Why Sunderland is set for a '˜purple protest' over pensions

Campaigners fighting for the penson rights of women are hoping people will support them in their colourful campaign.

Some of the members of the Newcastle, Wear and Tees group of  Women Against State Pension Inequality (WASPI).
Some of the members of the Newcastle, Wear and Tees group of Women Against State Pension Inequality (WASPI).

Women from across the region will gather in Sunderland to light up the city centre in a purple glow.

Members of WASPI (Women Against State Pension Inequality) will be taking part in the event on Saturday, March 11, at 4pm, where Wearside’s Keel Square and Sunderland Magistrates’ Court will be lit purple in support of the campaign and to enable further awareness regarding state pension changes.

WASPI claims 2.6million women were affected by the lack of notice of the 1995 and 2011 Pensions Acts, which raised the pension age for women by up to six years.

They are campaigning against what they see as the injustice done to all women born in the 1950’s affected by the changes.


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Moira Scales, a member of the regional branch of WASPI which includes women from Sunderland. Hartlepool and South Tyneside, said: “Women who have worked hard all of their lives, paid into the National Insurance scheme for 35-45 years, suffered inequalities in the workplace and did not have the luxuries of childcare and benefits of today, are being affected.

“We need to raise awareness to all ladies born in the 1950’s of the pension changes in 1995 and again in 2011. We need to promote this very worthwhile cause and help raise further awareness to this pension injustice and financial loss these women are facing.”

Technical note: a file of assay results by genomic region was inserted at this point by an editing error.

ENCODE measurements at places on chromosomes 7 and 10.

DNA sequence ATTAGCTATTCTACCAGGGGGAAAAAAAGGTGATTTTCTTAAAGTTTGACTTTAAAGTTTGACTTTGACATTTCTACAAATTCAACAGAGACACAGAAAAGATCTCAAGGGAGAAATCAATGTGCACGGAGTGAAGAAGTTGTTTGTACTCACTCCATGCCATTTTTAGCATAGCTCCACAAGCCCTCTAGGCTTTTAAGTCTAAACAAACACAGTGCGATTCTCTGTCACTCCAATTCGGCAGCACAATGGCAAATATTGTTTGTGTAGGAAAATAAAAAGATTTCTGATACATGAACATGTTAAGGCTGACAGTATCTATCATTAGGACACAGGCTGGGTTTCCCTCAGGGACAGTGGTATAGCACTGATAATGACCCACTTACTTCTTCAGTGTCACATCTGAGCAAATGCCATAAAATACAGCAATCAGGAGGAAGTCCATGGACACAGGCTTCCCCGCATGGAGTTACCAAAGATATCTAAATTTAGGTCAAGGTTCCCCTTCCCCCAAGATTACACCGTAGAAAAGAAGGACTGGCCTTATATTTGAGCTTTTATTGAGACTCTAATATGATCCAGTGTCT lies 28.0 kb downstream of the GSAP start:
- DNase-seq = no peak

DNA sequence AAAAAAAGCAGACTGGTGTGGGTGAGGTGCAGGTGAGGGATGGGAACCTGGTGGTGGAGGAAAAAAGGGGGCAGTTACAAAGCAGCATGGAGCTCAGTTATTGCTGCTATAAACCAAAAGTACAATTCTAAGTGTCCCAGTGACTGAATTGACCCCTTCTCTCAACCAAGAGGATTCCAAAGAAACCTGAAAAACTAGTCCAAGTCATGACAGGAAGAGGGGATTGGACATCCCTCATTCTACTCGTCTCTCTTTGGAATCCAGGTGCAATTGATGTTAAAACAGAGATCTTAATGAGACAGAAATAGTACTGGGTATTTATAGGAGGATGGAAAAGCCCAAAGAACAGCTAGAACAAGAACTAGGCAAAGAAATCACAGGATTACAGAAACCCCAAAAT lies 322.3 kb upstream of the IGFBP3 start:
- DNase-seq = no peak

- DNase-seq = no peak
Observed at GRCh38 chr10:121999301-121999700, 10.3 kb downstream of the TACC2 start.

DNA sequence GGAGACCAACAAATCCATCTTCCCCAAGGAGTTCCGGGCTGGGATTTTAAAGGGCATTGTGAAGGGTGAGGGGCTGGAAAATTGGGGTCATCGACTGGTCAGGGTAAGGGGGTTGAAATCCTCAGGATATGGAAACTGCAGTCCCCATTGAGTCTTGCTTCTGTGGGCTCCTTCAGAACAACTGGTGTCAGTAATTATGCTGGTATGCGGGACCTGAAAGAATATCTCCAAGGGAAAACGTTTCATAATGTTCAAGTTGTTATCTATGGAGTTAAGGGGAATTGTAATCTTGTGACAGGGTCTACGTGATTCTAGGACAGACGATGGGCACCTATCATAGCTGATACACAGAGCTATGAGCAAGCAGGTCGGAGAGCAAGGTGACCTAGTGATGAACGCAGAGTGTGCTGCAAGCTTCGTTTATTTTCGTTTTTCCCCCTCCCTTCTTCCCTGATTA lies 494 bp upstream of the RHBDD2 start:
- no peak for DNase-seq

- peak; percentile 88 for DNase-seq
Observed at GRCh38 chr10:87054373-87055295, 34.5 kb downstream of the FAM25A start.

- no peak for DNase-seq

WASPI say women living in this region and born in the 1950’s may not yet be aware of the changes to State Pension Age and are still expecting to retire at aged 60, when in actual fact they are now having to wait a further six or seven years, which were not budgeted for.

Moira added: “Many are in situations where, through little or no communication from the Department of Work and Pensions regarding these changes, they are finding themselves living on savings or having to work six or seven more years.


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“We are not against the equalisation of the State Pension age, but the speed the changes took place.”

WASPI is not campaigning for the reversal of the pension age for women, but for financial help, such as a transition pension, for those who were unable to make plans financially for a later retirement.

Some of the Newcastle, Wear and Tees group will be attending a WASPI demonstration in London on March 8, which coincides with Budget Day, to make their voices heard.

To find out more about the organisation visit www.waspi.co.uk.